PEYMAN
SHAFIEEZADEH
- Bring the Brains with Yourself



Bring the Brains with yourself

Sublation an art piece of Peyman Shafieezadeh by Homayoun Sirizi

16 November – 14 December 2018

1.”1. Paul Ricoeur. It is worth mentioning that the references made by Dr Ashtiani in preface, as in many of his other works, are indirect accounts of the concepts within works of other thinkers not exactly precise quotations, as it is expected in contemporary academic citing references. Philosophically, the author, to his understanding, has seized upon these concepts and through employing them in his texts has improved them; something which, in German Philosophy, is referred to as ‘aufhaben (Spinning)’.”

“The idea”, which enticed me to choose the name ‘Spinning’ for the suggestion of Peyman Shafieezadeh to curate one of his works, stemmed from misreading this postscript on page 17 of the book “to question and to fight; A Conversation with Dr Manouchehr Ashtiani”. The phrase ‘understanding and improving something through employing it in one’s own text’ seemed to me a clear, concise and abundantly succinct description of what I had formerly done in my many years of writing and reflecting on artworks. I just did not know that in German philosophy it is called ‘aufhaben’ which in Farsi translates to a word which means spinning, though it is not so. This play started with misreading and of course with miss-spelling the word in this sentence, since the correct word is ‘aufheben’ and not ‘aufhaben’. This was quite a gaffe, though not quite as big as mine, where I forgot to read the name of the author of the book which was written within quotation marks at the end of the sentence and it was “Nassaji”, which, in English, translates to “spinning or weaving”.

However, I intended for ‘spinning’ to be synonymous with ‘aufheben’.

2. “Kaveh tears Zahhak’s scroll.”

A page from a copy of The Shahnameh of Shah Tahmasp, attributed to Mohammad Gadimi Gilani, between 1525 and 1530 AD, Tehran Museum of Contemporary Arts, 

Flatnesss of Zahhak’s throne seems that has what persuaded Peyman Shafieezadeh to examine its solidity, stability and steadfastness. The fact that the throne was formerly assumed by Zahhak tempted me to remind you to “bring brain with yourself”; Perhaps and probably, you would also be tempted to tear scrolls.

3. One and two hundred and fifty chairs, an appropriation of “One and three chairs” by Joseph Kosuth

“Jay-gah” is an arrangement of miniature becoming critical in the scale of sight. In his work, Peyman draw the relation between power and “surface” to the tensions caused by the inflation of “volume”; the same inflation which, with the mediation of destruction of volume, in distorting the representation of power is infused with suspicion of eternity, in a manner that if a throne is always a throne, assuming it will work out, free from harm. However kings, in Shahnameh;“the Book of Kings” the likes of Jamshid, Zahhak, Fereydoun, Keykhosrow, Nowzar, Afrasiab, Keykavous, Bahman, Darab, Gashtasb and many more, would rise and fall within the verses of poems, how is it not clear why they all slipped on these thrones? Perhaps because it is the matter of one and three thrones rather than merely one throne. One of which is Zahhak’s throne, the other is the one Ferdowsi, the poet, has written in his poetry and the last is the one Mohammad Ghadimi Gilani has depicted. Nevertheless that “one throne” is the one Kaveh had overthrown the one that Peyman Shafieezadeh shows, no need to be overthrown, since it does not seem to be the seat of stability and solidity. Although no matter from which angle one looks at it, somebody appears to be assuming it: Nasser-el-din shah is sitting by the stairs, Churchill is sitting and painting, electric chair is waiting for the convict and Vladimir Lenin, sitting on his wheelchair, is gazing steadily at nowhere. One is Sigmund Freud’s chair, other chairs and dining table at Dr Mohammad Mosaddeq’s home of exile in Ahmadabad Castle, Che Guevara, on a tractor seat ploughing his utopia, looks like Kaveh, and Simone de Beauvoir, who is sitting by Sartre’s grave, in tears. Picasso, Rembrandt, Dali, Magritte, Freud, Bacon, Wilson, Morris, Braque, Eloir, Warhol, Sally Mann, Weston, Beuys and Fotouhi are also there, with their chairs and Gaddafi, Bin-Ali, Stalin, Hitler and chauchescu are, as well, seated.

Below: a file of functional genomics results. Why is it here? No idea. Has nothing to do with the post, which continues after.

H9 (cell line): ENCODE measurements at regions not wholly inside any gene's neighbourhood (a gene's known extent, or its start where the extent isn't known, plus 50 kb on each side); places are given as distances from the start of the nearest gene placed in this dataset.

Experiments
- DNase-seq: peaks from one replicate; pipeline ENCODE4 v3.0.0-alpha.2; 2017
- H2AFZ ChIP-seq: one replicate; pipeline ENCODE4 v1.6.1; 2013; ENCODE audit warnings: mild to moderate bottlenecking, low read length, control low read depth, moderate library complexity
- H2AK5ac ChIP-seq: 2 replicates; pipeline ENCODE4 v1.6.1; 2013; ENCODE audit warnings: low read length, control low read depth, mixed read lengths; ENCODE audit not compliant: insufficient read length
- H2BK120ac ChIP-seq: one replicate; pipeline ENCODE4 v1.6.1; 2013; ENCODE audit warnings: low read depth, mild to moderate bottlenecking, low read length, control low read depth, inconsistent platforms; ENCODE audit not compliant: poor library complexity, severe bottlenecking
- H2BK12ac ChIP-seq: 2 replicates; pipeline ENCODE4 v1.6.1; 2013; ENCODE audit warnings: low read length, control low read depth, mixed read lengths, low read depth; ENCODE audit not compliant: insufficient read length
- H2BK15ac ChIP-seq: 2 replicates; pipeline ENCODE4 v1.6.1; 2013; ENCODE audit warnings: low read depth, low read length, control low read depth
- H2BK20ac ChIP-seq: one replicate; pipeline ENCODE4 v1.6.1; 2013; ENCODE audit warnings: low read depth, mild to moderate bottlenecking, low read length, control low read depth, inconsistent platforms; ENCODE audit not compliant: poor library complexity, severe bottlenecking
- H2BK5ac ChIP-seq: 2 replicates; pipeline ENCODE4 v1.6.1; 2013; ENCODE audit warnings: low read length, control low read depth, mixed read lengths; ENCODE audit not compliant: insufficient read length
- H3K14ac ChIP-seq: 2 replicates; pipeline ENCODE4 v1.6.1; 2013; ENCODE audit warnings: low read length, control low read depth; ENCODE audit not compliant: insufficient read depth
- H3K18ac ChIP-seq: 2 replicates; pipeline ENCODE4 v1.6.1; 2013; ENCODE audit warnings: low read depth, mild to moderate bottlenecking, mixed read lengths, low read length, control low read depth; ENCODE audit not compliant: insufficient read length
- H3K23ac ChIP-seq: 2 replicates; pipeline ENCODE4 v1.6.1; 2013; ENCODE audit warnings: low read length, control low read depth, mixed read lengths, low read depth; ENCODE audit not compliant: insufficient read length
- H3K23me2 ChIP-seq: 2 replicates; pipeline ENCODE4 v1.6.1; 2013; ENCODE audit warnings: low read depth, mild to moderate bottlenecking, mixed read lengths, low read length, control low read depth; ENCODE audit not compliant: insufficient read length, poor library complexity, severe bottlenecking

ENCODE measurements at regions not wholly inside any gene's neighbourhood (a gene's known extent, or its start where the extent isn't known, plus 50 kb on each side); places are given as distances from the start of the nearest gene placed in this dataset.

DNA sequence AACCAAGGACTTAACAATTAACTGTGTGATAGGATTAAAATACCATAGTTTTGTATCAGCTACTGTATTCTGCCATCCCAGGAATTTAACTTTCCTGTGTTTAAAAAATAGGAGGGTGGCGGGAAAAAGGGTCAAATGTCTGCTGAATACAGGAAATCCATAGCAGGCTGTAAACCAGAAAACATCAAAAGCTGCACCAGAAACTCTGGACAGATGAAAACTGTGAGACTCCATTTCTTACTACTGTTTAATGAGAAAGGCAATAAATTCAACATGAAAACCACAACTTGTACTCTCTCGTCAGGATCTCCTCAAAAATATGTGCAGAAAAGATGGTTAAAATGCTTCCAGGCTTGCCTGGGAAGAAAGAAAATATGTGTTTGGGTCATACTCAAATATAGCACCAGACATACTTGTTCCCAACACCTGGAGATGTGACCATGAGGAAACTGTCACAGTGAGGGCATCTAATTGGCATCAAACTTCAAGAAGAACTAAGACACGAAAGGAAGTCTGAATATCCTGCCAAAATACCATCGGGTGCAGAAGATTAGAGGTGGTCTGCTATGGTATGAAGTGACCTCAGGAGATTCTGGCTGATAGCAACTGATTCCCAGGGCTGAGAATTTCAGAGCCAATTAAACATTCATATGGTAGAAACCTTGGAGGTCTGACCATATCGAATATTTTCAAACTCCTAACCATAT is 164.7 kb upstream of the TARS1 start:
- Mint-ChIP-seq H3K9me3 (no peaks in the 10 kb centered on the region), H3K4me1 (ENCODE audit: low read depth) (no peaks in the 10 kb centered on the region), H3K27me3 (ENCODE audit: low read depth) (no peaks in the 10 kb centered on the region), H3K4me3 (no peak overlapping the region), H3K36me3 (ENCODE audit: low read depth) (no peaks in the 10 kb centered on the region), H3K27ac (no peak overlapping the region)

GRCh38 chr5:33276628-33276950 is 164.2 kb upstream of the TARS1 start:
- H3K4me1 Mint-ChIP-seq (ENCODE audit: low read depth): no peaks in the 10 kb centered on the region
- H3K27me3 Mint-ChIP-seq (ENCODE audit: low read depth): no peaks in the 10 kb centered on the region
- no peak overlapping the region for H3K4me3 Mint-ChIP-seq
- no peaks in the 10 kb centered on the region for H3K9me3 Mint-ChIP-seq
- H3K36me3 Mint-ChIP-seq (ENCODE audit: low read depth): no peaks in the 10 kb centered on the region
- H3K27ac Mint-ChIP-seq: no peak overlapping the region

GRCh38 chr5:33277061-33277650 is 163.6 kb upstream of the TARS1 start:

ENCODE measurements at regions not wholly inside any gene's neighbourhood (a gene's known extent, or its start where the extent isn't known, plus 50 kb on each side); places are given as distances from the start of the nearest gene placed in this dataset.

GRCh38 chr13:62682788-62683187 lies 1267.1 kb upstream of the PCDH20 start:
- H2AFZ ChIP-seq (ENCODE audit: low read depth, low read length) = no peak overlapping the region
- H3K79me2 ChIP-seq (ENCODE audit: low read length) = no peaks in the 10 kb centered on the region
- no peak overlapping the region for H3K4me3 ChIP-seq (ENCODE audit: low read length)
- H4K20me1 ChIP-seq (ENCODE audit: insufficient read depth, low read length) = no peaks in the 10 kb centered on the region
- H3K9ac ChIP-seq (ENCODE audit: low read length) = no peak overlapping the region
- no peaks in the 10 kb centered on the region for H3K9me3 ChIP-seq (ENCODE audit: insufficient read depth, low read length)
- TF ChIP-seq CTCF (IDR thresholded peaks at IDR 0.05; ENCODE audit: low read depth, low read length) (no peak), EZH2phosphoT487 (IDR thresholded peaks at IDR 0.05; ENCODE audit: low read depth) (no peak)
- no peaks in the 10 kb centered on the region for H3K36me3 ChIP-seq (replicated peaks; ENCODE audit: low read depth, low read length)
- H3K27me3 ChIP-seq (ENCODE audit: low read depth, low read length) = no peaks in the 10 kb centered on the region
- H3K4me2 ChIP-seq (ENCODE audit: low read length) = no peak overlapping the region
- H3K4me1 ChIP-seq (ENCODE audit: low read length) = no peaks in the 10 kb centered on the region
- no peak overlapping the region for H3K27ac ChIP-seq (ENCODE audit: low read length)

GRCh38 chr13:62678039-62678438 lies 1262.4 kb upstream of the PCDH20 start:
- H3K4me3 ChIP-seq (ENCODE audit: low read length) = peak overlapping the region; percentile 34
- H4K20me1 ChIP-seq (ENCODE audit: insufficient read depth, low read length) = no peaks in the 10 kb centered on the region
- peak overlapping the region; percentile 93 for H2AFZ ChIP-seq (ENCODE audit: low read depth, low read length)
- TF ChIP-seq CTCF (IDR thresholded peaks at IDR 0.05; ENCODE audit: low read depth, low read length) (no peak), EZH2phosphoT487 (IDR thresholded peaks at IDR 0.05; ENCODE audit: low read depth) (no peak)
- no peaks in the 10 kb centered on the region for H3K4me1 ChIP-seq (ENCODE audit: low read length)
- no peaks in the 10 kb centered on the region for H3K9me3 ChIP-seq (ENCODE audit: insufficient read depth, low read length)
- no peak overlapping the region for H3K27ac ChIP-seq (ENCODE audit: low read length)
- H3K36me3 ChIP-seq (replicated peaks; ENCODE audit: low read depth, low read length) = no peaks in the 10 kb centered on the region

In spinning the piece I attempted to weave the essence of “volume” into a cube, as its simplest presentation, and to weave the “throne” into a chair, so that, on square carpet of Kandovan, one would fold each six in the order of a cross to form a chair of paper and awareness.

4. Sohrab Mahdavi and I were looking for an appropriate translation for ‘curating’. The reason for the quest was not merely our obsession to write properly in Farsi, we could not “understand” the way of understanding it in Farsi. After plenty of suggestions, which all had been disapproved for different reasons, Sohrab proposed “dabbaghi” which translates to “tannery”. It was better than the rest though the problem, to me, is the awful odour of the term. Tanning is processing; we might not be able to find a term closer than this, although in this manner what occurs to an artwork through the process of tanning makes it impossible to access its original nature again; leather will never transform into animal skin again.

Intervention in artist’s practice is the critical point of selecting this term, and further than the term the nature of this act. Neither to the extent where it is managed or tanned, nor to the opposite where are some aspects not taken into account. For the reason ahead I opt for spinning: weaving fibres of image and meaning to the strength which something is woven. If not, at least the warp and the weft are separable.

Location: Pejman Foundation: Kandovan


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